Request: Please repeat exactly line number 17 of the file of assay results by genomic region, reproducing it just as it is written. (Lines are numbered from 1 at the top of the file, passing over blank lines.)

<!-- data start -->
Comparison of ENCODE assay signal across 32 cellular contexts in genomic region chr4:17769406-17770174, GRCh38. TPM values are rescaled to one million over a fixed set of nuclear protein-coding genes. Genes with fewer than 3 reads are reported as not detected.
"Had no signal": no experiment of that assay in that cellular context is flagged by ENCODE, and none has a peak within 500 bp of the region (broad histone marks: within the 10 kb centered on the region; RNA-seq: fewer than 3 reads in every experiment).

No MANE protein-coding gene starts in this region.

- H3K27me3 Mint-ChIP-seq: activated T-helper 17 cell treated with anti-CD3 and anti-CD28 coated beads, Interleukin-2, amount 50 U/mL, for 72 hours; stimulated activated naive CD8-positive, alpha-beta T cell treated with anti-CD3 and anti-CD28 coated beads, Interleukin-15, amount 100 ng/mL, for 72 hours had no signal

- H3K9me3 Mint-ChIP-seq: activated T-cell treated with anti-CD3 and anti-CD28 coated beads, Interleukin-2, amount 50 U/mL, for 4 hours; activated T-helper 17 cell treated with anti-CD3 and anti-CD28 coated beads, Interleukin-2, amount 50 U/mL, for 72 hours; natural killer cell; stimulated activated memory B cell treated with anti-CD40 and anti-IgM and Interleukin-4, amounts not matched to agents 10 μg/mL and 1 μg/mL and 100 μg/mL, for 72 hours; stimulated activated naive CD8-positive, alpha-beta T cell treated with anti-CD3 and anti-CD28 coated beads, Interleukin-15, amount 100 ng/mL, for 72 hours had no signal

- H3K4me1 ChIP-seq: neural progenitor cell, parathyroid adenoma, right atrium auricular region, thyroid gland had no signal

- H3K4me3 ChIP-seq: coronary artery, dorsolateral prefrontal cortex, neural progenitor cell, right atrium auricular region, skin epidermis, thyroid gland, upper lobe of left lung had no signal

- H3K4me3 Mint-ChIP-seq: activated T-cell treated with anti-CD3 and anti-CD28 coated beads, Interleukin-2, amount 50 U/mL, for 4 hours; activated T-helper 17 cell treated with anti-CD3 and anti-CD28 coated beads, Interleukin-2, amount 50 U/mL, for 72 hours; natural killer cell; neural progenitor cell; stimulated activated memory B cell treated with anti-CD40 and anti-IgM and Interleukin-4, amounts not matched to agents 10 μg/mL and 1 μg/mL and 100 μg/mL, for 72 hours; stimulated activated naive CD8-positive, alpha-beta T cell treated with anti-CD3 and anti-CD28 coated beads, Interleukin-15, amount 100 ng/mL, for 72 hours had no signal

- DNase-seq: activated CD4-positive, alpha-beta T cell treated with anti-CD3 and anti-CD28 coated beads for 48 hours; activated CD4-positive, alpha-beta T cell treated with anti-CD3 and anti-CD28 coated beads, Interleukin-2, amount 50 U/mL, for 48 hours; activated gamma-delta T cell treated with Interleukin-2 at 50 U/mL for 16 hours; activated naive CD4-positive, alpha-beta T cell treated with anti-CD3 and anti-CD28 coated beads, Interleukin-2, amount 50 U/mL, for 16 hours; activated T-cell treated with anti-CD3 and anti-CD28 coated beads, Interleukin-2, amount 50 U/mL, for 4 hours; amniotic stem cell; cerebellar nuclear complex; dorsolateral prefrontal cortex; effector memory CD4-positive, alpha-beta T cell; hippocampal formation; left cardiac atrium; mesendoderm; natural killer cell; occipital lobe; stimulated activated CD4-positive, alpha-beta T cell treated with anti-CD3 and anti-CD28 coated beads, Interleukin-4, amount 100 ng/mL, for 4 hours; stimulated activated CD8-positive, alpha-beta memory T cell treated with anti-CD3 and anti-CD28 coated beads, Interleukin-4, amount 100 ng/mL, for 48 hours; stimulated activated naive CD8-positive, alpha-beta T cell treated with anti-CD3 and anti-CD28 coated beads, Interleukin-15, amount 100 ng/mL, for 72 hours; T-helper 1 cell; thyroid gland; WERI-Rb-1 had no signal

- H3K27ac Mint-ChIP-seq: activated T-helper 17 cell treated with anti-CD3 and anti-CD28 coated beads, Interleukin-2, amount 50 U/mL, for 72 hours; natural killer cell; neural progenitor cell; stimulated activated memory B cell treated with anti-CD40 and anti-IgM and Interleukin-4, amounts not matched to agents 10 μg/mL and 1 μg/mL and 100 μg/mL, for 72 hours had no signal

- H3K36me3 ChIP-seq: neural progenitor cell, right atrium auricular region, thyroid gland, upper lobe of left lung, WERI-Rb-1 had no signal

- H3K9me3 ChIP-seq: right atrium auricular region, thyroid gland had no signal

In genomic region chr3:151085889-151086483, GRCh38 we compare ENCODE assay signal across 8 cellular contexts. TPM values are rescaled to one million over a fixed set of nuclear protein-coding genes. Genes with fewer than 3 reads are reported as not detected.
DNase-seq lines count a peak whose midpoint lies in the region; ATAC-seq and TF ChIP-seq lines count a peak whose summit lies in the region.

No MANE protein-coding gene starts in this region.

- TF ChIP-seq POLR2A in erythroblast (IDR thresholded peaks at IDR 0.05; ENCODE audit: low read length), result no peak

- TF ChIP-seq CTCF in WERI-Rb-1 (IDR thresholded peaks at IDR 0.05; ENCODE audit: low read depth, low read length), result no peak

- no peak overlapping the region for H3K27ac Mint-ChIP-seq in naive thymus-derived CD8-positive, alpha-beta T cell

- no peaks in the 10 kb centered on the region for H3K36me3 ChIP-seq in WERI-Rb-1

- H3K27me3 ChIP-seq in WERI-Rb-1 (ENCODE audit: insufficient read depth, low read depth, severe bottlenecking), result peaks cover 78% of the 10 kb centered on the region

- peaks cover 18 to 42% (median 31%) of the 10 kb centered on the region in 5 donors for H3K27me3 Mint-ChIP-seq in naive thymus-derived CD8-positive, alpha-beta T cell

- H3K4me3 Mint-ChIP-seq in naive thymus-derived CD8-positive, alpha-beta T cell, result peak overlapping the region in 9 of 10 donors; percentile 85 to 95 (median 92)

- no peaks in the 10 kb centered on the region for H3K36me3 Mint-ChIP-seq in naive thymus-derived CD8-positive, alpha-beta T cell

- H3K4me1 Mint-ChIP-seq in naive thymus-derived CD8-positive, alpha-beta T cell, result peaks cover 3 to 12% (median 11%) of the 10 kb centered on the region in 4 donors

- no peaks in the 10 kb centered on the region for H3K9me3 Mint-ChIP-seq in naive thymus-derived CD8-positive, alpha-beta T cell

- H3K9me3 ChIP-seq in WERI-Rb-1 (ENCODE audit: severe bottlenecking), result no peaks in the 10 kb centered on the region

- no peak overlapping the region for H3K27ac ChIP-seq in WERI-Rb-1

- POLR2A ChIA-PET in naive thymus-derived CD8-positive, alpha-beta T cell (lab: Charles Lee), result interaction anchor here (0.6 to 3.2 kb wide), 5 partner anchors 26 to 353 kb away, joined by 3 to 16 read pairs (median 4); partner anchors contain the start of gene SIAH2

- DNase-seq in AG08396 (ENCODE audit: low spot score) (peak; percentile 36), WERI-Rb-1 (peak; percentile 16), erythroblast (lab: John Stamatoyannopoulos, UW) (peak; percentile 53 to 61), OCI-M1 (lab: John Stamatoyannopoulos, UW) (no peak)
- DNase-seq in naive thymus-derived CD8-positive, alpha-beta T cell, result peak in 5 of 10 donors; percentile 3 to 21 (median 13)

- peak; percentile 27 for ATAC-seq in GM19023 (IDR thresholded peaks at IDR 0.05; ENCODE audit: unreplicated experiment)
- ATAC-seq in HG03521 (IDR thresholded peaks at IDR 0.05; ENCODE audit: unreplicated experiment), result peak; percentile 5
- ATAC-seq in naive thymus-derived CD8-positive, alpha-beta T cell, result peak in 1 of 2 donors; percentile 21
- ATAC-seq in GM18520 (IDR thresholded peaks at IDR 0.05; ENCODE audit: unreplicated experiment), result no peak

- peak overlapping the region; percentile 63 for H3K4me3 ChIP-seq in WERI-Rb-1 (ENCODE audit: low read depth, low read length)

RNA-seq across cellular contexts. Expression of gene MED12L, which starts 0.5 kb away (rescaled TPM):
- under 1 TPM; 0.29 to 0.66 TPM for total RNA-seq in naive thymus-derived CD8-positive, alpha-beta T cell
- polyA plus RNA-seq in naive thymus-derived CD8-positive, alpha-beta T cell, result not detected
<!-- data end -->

- TF ChIP-seq CTCF in WERI-Rb-1 (IDR thresholded peaks at IDR 0.05; ENCODE audit: low read depth, low read length), result no peak